A SASE-y Future Awaits Cybersecurity

Image credit: iStockphoto/Natali_Mis

One of the significant trends from 2020, which will continue into 2021 and beyond, is the decentralization of people, networks, and infrastructure.

Fortunately, many of the trends seem to be complementary. In a decentralized world, there is more collaboration, cloud migration, and interconnection. The business environment is also exploding with APIs and apps, all of which help businesses scale, become faster, and be agile.

Behind all of this lies security. And alongside it is a new approach to security, which is likely to be one of the other big technology movers of the year.

More than an acronym

The IT world is justly famous for creating meaningful new acronyms. If I could make a 2021 prediction, it will be that we will all be talking a lot about the Secure Access Service Edge (SASE) this year.

A distributed workforce with a decentralized infrastructure needs a different security posture as part of that architecture. Cloud-based SASE is rapidly developing as an appropriate solution.

The number of remote users and SaaS applications are increasing. A new approach is required to deliver security in a dispersed environment where data is moving between users, devices, data centers, and the cloud.

With modern working, the whole idea of the perimeter is redefined, and security needs to be delivered beyond its traditional bounds. SASE does this through automatic and destination-based policies, which are independent of where the users are.

The organization is no longer a fortress with medieval curtain walls and moats as a firewall. It is more like a configuration of linked locations, like a constellation. 

Keeping pace with change

With a comprehensive SASE platform, organizations can keep pace with cloud adoption, remote work, BYOD and benefit from the convergence of SD-WAN capabilities and a full network security stack.

Will Houcheime, the Product Marketing Manager for security vendor Bitglass, uses the example of a single remote worker using their own device to illustrate the SASE point.

“For example, let’s say Karla, a marketer, attempts to use her personal computer or phone to access a sensitive file in Box that Mark, a member of HR, sent her,” says Houcheime.

“If she accesses this on an unmanaged device without data loss prevention tools in place, it could lead to a security breach. This is where cloud access security broker (CASB) technology comes into play; it enables the IT team to provide secure access to cloud resources on managed and unmanaged endpoints. Scenarios similar to that one are becoming more and more common as organizations increasingly adopt cloud, BYOD, and remote work.”

Houcheime says that a CASB vendor can use advanced, behavior-based detections to identify and block even zero-day malware at upload, at download, and at rest. This unique capability cannot be obtained with reactive, signature-based protections.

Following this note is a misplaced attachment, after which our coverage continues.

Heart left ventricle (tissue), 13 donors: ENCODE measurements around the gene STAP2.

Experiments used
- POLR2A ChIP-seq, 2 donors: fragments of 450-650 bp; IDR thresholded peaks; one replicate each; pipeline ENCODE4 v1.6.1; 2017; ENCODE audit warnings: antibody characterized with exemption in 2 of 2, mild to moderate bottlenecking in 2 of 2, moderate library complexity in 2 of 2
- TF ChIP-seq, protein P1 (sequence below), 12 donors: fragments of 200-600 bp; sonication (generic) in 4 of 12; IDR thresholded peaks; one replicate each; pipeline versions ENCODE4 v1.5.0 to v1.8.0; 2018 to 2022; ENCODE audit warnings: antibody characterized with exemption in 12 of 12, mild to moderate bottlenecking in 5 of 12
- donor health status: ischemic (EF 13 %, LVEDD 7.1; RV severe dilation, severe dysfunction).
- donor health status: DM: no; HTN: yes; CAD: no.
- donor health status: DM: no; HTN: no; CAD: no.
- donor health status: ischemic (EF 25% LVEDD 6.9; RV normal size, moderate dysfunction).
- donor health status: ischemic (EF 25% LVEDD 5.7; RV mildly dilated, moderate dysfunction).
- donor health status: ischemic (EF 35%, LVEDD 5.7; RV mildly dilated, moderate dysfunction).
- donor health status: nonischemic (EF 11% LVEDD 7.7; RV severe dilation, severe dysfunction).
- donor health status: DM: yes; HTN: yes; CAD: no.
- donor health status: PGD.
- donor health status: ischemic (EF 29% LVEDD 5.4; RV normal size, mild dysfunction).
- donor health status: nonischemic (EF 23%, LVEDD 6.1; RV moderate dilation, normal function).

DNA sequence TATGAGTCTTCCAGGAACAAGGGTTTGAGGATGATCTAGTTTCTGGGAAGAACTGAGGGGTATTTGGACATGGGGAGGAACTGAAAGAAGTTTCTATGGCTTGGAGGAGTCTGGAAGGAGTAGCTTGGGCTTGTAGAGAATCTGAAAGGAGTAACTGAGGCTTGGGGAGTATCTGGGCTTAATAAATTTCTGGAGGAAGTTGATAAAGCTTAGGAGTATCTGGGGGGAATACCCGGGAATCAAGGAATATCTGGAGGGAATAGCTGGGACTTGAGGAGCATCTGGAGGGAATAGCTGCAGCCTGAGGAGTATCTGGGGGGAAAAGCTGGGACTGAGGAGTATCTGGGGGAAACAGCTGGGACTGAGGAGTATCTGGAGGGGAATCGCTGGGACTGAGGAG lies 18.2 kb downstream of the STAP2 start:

“Policies that accomplish this are easily configurable within a selected vendor’s dashboard,” he says.

“Admins simply select the malware data pattern and block. This way, when employees fail to implement best security practices, ATP can stop malware in its tracks.”

Time to focus on SSO

Identity management and proper authentication are the cornerstones of security and are needed for granular, contextual data protection policies.

Houcheime urges organizations to seek a vendor that provides single sign-on (SSO) natively and integrates with other leading identity providers.

SSO serves as a single point of authentication for users accessing cloud resources. Additionally, step-up multi-factor authentication (MFA) can be used to confirm each user’s identity, exhibiting unusual behavior, or accessing sensitive corporate information in the cloud.

“As a part of a SASE platform, CASB technology can provide cross-app visibility through detailed logs of all cloud transactions, including logins, uploads, and downloads. When employees like Mark or Karla interact with applications, all file, user, and app activity is logged. Detailing all interactions in the cloud enables audit, assists with demonstrating regulatory compliance, and ensures that security policies are working properly,” says Houcheime.

“Chosen vendors give administrators activity logs that display which users are accessing sensitive data when it is being accessed, which applications are being utilized, as well as what type of documents are being downloaded and when DLP policies are triggered.”

With data protection, threat protection, identity management, and full visibility, organizations need assurance they have proper security over their managed SaaS and IaaS instances.

We are likely to hear a lot more about it as organizations continue to evolve their infrastructure and assets to address the 2021 environment in configurations that will require new thinking on security.

Image credit: iStockphoto/Natali_Mis